It’s still everything I remember, after all these years. Musical theatre does tend toward the theatrical (go figure) expression of emotions, but for the few moments of somewhat self-conscious hand-wringing that I might skip, there is such raw power… and the singing and dancing is amazing. I still find this play to be full of all the love, drama, angst, grief, rage, and passion I found there in the first place. It made me cry, again.

As a production, too, I think it works well – that is, both as a stage production (filmed live, with audience and applause) and as a cinecast. Unlike The Wiz and more like National Theatre Live, the camera angles varied and moved around, working for perspective and providing close-ups as appropriate. I don’t recall noticing that the cinematography in itself was extraordinary (as I often do with NT Live), but it was plenty serviceable. Since the chance to see Broadway’s version of Rent has passed, I’d strongly recommend this version.

It’s interesting to think about the extent to which an experience like this is about that original experience. I was probably 16 years old (maybe 17, but I think 16) sitting in the upper rows of the Nederlander Theatre, far from the stage. The words and lyrics and music and dramatic portrayals, the singing and dancing and kissing, took me so powerfully. I’ll never forget; I’ll also never have the same experience again, but every time I hear a song from Rent or see another production (even the 2005 movie, which I remember finding a disappointment), it refers to that original experience just enough to tap into some of those emotions. Still gets me.

In contrast, I have a friend and fellow writer who strongly dislikes Rent. He calls it a singing telegram to AIDS. Dave’s a few years younger than me, and I believe has never seen it live. I’d like to dismiss his opinion on these counts, but think I should give him a little more credit than that. Dave’s also a gay man, and some part of me feels I should defer to his opinion as being a part of a certain demographic – the play is about the AIDS crisis and has more queer characters than cis-het ones. (Another part of me knows that my own opinion & tastes remain worthwhile here.) At any rate I find it interesting, since I respect Dave’s approach to art and we often share interests and tastes. I wonder if he had gotten to see the play live at age 16 how it would have affected him… Then again, maybe the concern is that this is too serious an issue to get all song-and-dance about. That would be a position worth considering.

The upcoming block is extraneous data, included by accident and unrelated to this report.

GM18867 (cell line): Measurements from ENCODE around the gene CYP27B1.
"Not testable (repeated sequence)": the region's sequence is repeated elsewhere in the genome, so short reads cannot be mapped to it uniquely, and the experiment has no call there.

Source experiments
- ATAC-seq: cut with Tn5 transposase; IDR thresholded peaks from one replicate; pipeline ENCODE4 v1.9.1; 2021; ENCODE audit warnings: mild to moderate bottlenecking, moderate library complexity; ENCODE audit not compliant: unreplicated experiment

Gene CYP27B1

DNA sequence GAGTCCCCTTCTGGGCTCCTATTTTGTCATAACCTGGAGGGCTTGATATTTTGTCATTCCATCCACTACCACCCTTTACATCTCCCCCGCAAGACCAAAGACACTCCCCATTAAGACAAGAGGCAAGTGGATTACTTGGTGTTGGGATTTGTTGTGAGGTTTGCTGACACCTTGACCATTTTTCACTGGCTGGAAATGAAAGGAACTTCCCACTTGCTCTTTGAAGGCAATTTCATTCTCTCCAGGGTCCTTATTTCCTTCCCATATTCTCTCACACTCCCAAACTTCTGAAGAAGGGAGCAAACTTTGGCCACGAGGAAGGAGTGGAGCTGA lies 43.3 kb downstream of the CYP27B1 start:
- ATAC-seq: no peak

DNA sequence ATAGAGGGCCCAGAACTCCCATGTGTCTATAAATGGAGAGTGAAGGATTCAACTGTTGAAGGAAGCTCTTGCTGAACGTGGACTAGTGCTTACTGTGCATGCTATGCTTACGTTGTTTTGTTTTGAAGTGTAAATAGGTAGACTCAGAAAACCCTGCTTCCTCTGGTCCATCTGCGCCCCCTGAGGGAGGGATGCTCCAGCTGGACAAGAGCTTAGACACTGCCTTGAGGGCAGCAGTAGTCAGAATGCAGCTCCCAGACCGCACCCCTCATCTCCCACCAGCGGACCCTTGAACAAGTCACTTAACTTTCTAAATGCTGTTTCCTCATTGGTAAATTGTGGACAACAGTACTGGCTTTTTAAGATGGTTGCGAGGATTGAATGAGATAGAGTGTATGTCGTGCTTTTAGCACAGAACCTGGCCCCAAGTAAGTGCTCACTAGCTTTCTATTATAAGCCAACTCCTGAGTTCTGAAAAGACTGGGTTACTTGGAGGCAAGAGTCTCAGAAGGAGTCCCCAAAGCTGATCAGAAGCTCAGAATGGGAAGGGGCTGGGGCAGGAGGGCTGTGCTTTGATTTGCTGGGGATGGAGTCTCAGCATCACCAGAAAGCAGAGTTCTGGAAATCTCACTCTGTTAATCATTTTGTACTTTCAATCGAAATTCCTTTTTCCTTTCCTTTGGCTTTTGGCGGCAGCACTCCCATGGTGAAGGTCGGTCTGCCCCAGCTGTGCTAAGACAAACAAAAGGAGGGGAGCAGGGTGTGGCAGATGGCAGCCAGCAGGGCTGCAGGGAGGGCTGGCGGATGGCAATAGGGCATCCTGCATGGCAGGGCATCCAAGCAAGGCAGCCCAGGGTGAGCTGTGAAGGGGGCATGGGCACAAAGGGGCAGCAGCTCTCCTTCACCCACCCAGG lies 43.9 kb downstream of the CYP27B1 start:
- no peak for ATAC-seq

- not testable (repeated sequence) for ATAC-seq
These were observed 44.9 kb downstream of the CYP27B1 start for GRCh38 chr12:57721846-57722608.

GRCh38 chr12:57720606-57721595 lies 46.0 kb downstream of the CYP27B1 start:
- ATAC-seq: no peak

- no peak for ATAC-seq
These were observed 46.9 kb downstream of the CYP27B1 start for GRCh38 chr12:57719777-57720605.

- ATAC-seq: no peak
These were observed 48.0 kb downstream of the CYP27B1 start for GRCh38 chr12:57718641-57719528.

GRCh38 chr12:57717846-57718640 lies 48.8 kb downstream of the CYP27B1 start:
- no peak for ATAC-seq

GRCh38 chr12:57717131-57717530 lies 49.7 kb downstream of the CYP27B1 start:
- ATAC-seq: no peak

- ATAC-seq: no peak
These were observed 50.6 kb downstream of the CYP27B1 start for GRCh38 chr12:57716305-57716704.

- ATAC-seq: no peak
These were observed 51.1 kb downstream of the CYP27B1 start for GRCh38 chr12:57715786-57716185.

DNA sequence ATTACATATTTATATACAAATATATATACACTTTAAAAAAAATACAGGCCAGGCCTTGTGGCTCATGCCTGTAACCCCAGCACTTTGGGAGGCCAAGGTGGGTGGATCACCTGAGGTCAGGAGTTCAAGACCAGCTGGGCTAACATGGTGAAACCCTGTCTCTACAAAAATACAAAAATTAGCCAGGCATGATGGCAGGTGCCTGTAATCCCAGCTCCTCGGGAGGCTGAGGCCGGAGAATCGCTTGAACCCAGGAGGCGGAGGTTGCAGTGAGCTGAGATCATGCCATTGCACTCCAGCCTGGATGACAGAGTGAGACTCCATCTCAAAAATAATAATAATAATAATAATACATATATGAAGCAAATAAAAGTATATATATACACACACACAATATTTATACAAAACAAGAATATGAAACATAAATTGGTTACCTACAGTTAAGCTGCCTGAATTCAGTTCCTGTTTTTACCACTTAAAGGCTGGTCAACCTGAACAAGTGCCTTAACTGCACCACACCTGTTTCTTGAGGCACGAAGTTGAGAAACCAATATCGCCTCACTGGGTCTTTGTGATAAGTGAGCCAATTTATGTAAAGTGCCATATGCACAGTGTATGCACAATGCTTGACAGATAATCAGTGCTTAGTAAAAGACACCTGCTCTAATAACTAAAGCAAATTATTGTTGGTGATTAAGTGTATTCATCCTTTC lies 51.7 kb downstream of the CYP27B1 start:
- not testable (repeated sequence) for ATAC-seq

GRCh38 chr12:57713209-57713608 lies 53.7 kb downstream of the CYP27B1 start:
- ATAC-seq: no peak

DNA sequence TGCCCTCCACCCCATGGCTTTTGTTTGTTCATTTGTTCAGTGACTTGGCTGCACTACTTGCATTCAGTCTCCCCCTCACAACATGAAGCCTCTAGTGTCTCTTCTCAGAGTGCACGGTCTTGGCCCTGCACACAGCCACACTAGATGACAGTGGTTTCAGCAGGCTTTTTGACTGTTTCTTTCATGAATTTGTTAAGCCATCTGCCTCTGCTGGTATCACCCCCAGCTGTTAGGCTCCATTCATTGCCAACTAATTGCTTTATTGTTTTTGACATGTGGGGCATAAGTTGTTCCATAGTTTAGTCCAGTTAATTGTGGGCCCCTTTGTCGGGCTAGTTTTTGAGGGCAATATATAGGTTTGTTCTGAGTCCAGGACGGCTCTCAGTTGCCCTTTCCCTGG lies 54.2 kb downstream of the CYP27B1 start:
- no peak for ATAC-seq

Local issues aside, Rent remains an important part of my personal understanding of art and value. I’m still hooked. Keep singing.


Rating: 8 samples that won’t delay, for its value in my personal mythology.

movie: Annie (1982)

annieCaught this one on television just by accident, and it served as a good reminder – that nostalgia or sentiment can count for so much, and is entirely relative and individual in its effects.

I recently reviewed Stand by Me, which I found just so-so. I watched it to better appreciate a book (review still forthcoming) about the author’s attachment to that movie, and I found that the movie did less for me, although I could imagine how it might have felt to see it for the first time at twelve, or nine, or so. Well, perhaps for me that movie is Annie. I was born in the same year that this film was, and it’s the first musical I remember seeing, and I recall its impact well. I probably sang these songs 1,000 times, and I’m pretty sure I sang one or two (“Maybe”, “Tomorrow”) in show choir, as well. I knew every line as it was spoken.